Title
Cost of flight and the evolution of stag beetle weaponry Cost of flight and the evolution of stag beetle weaponry
Author
Faculty/Department
Faculty of Sciences. Biology
Faculty of Sciences. Physics
Publication type
article
Publication
London ,
Subject
Biology
Engineering sciences. Technology
Source (journal)
Journal of the Royal Society interface: physical and life sciences. - London
Volume/pages
12(2015) :106 , 8 p.
ISSN
1742-5689
1742-5689
Article Reference
20150222
Carrier
E-only publicatie
Target language
English (eng)
Full text (Publishers DOI)
Affiliation
University of Antwerp
Abstract
Male stag beetles have evolved extremely large mandibles in a wide range of extraordinary shapes. These mandibles function as weaponry in pugnacious fights for females. The robust mandibles of Cyclommatus metallifer are as long as their own body and their enlarged head houses massive, hypertrophied musculature. Owing to this disproportional weaponry, trade-offs exist with terrestrial locomotion: running is unstable and approximately 40% more costly. Therefore, flying is most probably essential to cover larger distances towards females and nesting sites. We hypothesized that weight, size and shape of the weaponry will affect flight performance. Our computational fluid dynamics simulations of steady-state models (without membrane wings) reveal that male stag beetles must deliver 26% more mechanical work to fly with their heavy weaponry. This extra work is almost entirely required to carry the additional weight of the massive armature. The size and shape of the mandibles have only negligible influence on flight performance (less than 0.1%). This indicates that the evolution of stag beetle weaponry is constrained by its excessive weight, not by the size or shape of the mandibles and head as such. This most probably paved the way for the wide diversity of extraordinary mandible morphologies that characterize the stag beetle family.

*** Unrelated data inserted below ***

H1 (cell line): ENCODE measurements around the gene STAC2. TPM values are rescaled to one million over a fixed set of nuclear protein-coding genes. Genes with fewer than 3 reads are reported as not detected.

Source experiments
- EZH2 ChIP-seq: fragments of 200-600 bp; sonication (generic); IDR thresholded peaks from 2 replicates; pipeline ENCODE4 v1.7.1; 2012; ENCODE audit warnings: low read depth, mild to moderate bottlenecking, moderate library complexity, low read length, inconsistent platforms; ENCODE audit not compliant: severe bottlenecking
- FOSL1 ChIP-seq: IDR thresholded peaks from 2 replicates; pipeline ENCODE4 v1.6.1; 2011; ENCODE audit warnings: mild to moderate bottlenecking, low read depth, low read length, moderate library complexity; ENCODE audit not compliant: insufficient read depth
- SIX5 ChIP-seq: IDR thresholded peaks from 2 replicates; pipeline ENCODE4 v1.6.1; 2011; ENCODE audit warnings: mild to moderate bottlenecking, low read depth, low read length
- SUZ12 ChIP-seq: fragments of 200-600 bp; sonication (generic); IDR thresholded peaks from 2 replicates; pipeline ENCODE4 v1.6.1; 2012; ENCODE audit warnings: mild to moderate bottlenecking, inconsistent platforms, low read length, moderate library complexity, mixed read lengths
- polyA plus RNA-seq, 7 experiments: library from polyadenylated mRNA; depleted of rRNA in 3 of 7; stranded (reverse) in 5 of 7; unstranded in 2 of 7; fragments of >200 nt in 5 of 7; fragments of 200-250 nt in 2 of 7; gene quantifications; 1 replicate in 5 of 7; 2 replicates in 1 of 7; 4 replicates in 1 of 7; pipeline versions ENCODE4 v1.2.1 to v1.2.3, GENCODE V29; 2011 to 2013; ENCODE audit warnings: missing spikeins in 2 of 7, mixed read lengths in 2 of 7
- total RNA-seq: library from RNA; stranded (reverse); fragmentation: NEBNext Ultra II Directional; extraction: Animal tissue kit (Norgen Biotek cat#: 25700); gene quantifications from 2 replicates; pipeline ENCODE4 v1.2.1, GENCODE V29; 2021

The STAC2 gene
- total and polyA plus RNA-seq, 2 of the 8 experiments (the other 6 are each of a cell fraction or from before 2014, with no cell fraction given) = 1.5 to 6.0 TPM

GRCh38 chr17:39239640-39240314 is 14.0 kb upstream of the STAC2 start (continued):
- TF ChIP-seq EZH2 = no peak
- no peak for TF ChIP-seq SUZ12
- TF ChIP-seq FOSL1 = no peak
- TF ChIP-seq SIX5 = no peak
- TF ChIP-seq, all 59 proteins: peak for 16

Full text (open access)
https://repository.uantwerpen.be/docman/irua/7cdaff/87d8086e.pdf
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